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For Vice Presidents of Sales in technology firms, the pressure to hit revenue targets has never been greater. With reduced sales staff, and the demand to accurately forecast revenues quarterly, monthly (or even weekly), the top sales executive must feel like the lone sheriff in a final shoot-out with Billy the Kid. But the cavalry can come to their aid - if the Vice President adopts process-based sales methodology and implements these best practices with his/her sales managers throughout the sales team.
How wild is the sales frontier?
A recently released 2002 survey of technology Sales Vice Presidents shows continued and increased pressure placed on the "Chief Revenue Officer." The average tenure of the Sales Vice President was only 12 months - down from an 18 month average in the prior year's survey results. No Vice President surveyed had been in his/her position longer than 3 years - down from 4 years in the prior survey. On average, revenue targets and prices had decreased slightly, by an average of 7%. But this decrease comes off of a whopping 94% average increase in quota targets in the prior year.
Forecasting and meeting revenue targets will continue to be the most important job for even the roughest, toughest senior sales executive. Forecasting revenue targets and communicating revenue expectations (especially revenue shortfall!) is too important a task for the Sales Vice President to delegate down to the individual sales rep - particularly if that Vice President of Sales wishes to beat that 12-month average tenure.
In fact, rolling up sales reps' forecasts is like a high-stakes card game in Dodge City. Here are the high-stakes players and their forecasting styles:
With these high-stakes players and their forecasting styles (found in most sales teams) how can the Vice President of Sales create reliable forecasts, and meet revenue goals? That Sales VP needs a way to grade the probability of closure of potential selling opportunities, and to manage key milestones in the pipeline of sales activity, in order to audit and control the revenue forecast.
And without the ability to audit and control? After months of delivering missed revenue forecasts to senior management and the board and reporting slipped close dates for major deals, it's showdown time at the OK Corral for the Sales VP.
Better plan on becoming part of that 12-month statistic.
There is a way for the Sales Vice President, through process-based selling methodology, to gain control of the revenue forecast, to build a winning hand, and to "clean up the town". He does this by compelling his sales managers to audit the sales forecast by prospect opportunity - not revenue.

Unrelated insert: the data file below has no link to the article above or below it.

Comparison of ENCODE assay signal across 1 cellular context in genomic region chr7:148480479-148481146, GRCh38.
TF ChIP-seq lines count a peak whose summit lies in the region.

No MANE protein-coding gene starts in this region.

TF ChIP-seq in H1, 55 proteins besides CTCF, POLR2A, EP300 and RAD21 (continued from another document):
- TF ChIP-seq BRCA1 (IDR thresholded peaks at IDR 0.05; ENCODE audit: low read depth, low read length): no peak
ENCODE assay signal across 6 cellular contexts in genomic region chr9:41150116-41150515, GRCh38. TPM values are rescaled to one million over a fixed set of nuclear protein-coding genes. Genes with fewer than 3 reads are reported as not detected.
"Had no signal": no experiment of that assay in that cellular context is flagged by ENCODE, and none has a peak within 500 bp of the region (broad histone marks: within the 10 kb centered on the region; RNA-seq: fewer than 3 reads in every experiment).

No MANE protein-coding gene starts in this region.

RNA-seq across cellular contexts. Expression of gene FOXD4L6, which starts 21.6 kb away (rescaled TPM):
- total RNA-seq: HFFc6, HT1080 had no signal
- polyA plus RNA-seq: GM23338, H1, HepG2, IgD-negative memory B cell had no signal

The job of revenue forecasting is simply too critical to abdicate to the sales representative. Two issues make revenue forecasting nearly impossible for the typical sales representative:
These two issues can be addressed when the VP of Sales implements a process-based forecasting discipline throughout his sales organization. How? To build an auditable revenue forecast, the sales manager (regional, district or territory) must manage activity on the rep level by opportunity, not by revenue. Each sales representative must report the progress of the prospect as an opportunity moving through specific quantifiable milestones.
Each major milestone mandates completion of certain "sales process deliverables". How does this work? For example, in debriefing sessions with each sales rep, the sales manager will verify that a new prospect, early in the sell cycle, represents a truly qualified opportunity. The verifiable deliverables which signal prospect commitment at this milestone are:
The Sales Manager's post-call debrief questions with each sales rep reviews the prospect's conversation to verify this critical commitment to evaluate. The Sales Manager also examines and verifies these sell cycle control letters. The sales rep is responsible for these tangible sales process deliverables, and the field sales manager is responsible for auditing and verifying them.
A well-defined sales process specifies appropriate sales process deliverables at each key milestone along the sales cycle. Unless these deliverables are completed by the sales rep, the opportunity does not advance to the next milestone, nor is it included in the forecast. In other words, there are no shortcuts to the forecasted "close".
Can the Wild West ever be won?
The VP of Sales' will always be "on the line" for meeting revenue targets and producing accurate sales forecasts. Predicting and attaining quota goals remains a great challenge, even as the tech economy slowly recovers; this is reflected in the brief average tenure of the VP Sales. But armed with a process-based sales methodology, and disciplined management audit of opportunities, the VP of Sales and his organization can benefit from increased revenue, more accurate forecasting and improved margins from shortened sale cycles. The Vice President of Sales can tame the Wild West of sales forecasting.
Marie Warner is principal of Warner Sales Architects, LLC and a licensed CustomerCentric Selling
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